While I’m not new to making macarons, I’ve had my pitfalls with them in the past. Not having a strict recipe to follow never really helped either. However, following the holy grail of recipes found in the Ladurée cook book, with some of my own minor changes, is my claim to success. I’ve even found that using the same ratio of hazelnuts as almonds gives the same structural outcome with a different flavor profile.
On that note, I present my hazelnut macarons with raspberry ganache and red fruit confiture.
275 grams ground hazelnuts
250 grams powdered sugar (sucre glace)
6 (large) egg whites or 7 (small) egg whites
1 cup granulated sugar (sucre en poudre)
squeeze of lemon juice
40 cl crème entière or 1.5 cups of whole cream
1/4 cup of sugar
1 tablespoon of cornstarch
100 grams of dark or semi-sweet chocolate
4 bags of raspberry tea (or your preference of tea OR no tea)
red fruit confiture (or your preference of jam)
- Before anything, separate the egg whites from the egg yolk and leave at room temperature.
- Whether you’re using whole nuts or ground nuts, pulse them in a food processor with the powdered sugar to create a fine powder.
- Sift this once or twice, making sure the big clumps are taken out but don’t be afraid to keep the larger bits of nuts. You can do this by sifting the ground nut mixture and once everything has passed through the sieve, you can add back in the little extra nuts that were too big to escape. I did not see an issue in my macarons by doing so and I didn’t have any waste this way.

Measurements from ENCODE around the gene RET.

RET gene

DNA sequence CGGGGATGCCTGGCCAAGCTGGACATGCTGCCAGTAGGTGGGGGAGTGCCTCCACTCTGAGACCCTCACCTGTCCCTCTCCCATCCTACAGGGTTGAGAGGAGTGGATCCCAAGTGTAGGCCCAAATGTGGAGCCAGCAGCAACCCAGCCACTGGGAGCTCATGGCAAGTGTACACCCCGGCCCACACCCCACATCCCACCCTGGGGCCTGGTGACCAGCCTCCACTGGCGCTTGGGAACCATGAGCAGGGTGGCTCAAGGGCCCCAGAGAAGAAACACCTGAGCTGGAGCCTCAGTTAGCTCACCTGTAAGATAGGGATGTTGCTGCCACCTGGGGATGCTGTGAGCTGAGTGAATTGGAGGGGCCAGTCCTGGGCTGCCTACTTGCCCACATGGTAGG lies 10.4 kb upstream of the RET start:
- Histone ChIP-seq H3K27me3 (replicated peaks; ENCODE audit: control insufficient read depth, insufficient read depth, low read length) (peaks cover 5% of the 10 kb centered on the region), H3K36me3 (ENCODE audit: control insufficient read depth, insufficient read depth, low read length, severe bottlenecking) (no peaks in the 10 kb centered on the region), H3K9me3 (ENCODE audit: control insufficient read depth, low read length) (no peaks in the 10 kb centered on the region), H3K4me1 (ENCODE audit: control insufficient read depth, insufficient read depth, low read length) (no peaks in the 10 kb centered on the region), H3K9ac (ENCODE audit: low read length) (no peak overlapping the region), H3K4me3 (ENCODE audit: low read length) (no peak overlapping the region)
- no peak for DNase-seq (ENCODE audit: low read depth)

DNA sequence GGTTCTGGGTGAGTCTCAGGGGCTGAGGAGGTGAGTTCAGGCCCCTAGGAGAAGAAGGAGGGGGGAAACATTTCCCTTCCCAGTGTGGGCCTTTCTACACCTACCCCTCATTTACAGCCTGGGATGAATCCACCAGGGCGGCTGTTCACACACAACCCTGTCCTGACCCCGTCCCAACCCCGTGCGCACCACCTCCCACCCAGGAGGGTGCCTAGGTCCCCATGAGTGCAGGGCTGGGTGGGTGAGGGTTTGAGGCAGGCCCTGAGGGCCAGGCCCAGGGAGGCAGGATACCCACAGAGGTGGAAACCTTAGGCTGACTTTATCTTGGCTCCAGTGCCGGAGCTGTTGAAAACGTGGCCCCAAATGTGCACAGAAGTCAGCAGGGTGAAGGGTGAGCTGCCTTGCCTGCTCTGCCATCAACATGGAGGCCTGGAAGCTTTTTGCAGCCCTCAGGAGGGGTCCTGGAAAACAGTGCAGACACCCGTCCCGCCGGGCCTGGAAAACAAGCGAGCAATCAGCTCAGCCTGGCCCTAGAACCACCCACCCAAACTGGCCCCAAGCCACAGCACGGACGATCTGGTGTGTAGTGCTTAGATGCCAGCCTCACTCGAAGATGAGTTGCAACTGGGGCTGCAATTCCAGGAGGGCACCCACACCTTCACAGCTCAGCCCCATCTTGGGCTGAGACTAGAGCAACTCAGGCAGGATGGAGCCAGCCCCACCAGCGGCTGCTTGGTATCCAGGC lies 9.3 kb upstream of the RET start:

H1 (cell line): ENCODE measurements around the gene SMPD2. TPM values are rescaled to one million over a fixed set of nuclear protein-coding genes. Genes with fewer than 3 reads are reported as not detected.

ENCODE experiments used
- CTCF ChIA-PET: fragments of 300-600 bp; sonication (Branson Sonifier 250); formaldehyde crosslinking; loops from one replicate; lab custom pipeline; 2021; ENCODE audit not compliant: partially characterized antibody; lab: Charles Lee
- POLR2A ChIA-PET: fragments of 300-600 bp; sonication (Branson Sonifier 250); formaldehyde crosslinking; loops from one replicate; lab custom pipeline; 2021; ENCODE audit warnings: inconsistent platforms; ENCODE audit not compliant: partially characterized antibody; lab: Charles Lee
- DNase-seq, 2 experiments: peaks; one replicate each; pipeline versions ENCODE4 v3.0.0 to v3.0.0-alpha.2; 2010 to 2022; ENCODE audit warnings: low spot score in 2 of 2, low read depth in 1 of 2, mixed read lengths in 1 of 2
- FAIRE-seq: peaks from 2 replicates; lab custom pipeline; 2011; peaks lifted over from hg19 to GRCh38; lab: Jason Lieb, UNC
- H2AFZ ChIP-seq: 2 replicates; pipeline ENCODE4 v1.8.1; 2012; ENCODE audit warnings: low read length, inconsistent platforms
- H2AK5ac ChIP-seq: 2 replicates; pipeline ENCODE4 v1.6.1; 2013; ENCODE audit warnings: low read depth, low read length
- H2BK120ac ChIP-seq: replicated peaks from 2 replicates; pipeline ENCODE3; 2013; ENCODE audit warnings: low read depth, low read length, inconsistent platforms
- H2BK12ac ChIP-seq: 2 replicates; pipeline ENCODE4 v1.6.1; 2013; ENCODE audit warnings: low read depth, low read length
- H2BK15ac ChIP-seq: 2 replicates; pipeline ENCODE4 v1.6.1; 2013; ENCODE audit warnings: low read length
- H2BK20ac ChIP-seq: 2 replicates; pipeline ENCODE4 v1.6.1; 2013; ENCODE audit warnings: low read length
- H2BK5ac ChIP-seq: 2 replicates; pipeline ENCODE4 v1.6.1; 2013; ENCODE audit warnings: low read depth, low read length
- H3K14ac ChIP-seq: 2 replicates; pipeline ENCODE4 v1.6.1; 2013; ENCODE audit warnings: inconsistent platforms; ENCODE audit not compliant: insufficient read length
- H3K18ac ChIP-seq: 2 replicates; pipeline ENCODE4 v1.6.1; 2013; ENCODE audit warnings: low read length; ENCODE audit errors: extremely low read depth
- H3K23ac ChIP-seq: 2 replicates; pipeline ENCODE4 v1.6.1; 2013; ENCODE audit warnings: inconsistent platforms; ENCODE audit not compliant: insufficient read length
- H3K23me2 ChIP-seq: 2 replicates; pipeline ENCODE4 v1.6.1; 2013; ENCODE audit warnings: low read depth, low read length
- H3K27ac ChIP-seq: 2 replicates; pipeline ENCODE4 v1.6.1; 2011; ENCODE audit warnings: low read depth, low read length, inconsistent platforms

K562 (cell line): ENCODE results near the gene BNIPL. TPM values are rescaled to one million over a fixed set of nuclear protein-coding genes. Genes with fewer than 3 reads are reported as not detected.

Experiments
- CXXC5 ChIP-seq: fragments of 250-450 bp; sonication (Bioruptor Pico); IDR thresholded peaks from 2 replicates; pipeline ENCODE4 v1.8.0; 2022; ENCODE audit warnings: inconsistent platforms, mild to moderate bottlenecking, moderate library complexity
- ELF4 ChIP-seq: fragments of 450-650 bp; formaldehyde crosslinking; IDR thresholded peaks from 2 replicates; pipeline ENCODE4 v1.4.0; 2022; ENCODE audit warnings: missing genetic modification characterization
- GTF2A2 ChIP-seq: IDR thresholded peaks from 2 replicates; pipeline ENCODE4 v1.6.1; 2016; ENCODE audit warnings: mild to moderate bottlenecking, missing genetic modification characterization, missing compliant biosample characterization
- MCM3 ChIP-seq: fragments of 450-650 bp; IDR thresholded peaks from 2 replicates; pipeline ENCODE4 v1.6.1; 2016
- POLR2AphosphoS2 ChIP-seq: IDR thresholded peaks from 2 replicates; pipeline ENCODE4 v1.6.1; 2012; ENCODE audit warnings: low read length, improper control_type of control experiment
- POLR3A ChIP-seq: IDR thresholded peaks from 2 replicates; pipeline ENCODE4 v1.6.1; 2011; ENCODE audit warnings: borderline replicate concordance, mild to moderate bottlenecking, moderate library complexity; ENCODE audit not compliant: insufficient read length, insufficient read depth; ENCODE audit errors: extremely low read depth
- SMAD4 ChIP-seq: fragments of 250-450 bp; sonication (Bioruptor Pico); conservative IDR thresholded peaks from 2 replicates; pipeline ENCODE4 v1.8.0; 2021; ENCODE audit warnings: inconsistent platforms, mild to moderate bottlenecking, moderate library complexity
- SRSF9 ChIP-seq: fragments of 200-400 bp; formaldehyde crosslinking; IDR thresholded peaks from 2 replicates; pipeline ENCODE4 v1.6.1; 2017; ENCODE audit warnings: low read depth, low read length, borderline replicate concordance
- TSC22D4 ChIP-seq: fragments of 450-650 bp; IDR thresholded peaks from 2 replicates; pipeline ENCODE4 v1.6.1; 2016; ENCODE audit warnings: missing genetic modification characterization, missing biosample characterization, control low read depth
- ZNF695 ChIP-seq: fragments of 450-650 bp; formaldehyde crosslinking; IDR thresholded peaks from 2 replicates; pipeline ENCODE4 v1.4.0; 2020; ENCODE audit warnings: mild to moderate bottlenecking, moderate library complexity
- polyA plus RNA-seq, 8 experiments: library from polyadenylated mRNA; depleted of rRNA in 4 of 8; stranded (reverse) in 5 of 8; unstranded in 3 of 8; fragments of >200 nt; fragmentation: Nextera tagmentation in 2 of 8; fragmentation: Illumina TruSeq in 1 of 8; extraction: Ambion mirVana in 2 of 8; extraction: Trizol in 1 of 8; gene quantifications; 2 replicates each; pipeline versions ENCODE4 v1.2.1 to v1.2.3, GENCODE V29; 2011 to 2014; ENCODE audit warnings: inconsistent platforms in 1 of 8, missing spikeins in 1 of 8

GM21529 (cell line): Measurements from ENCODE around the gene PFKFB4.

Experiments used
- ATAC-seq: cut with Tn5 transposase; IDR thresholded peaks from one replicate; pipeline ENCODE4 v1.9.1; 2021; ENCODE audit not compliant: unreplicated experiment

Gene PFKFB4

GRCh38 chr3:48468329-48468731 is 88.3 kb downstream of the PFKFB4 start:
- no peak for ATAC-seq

- In a clean bowl (void of any grease or particles), add your egg whites into the bowl and begin to beat them. Once foamy and the liquid starts to disappear add a little bit of lemon juice to help stop the eggs from over-whipping.
- Once the liquid is gone you can start adding a spoonful of the granulated sugar at a time, making sure it’s fully incorporated before adding more.
- Whip the egg whites until they form hard peaks, they should be able to keep a shape without melting away into the batter.
- With a spatula, fold in the dry mixture into the whipped egg whites in four parts. Make sure to scrape the bottom of the bowl so you avoid any dry clumps.
- Place the batter into a pastry bag or squeeze bottle and distribute quarter-size amounts onto a baking sheet or silicone baking pad. It helps to draw out your macaron circles if you want to ensure consistency.
- Let the batter sit out for 10 – 20 minutes until they are semi-dry/firm to the touch. While they are drying, preheat your oven to 150 degrees celsius (300 degrees Fahrenheit). Experiment at 160 degrees celsius which is roughly 325 degrees Fahrenheit, which other recipes recommend. I find 10 minutes at 150, to make the perfect shell.
- In a metal sauce pot heat the cream and infuse with raspberry tea & sugar.
- Stir constantly or keep on low enough heat, so that the cream doesn’t burn.
- In a mixing bowl, add in chunks of chocolate and cornstarch.
- Once the cream starts to show small bubbles around the edge of the pot, simmering, you can add it to the chocolate, whisking until everything is melted.
- Place in the refrigerator to chill for 20 – 30 minutes.
- Pipe onto shell, placing a small amount of jam in the middle for a little surprise.
Making macarons is a therapeutic experience for myself and they make for an impressive bite-sized dessert.
xo Mademoiselle Goe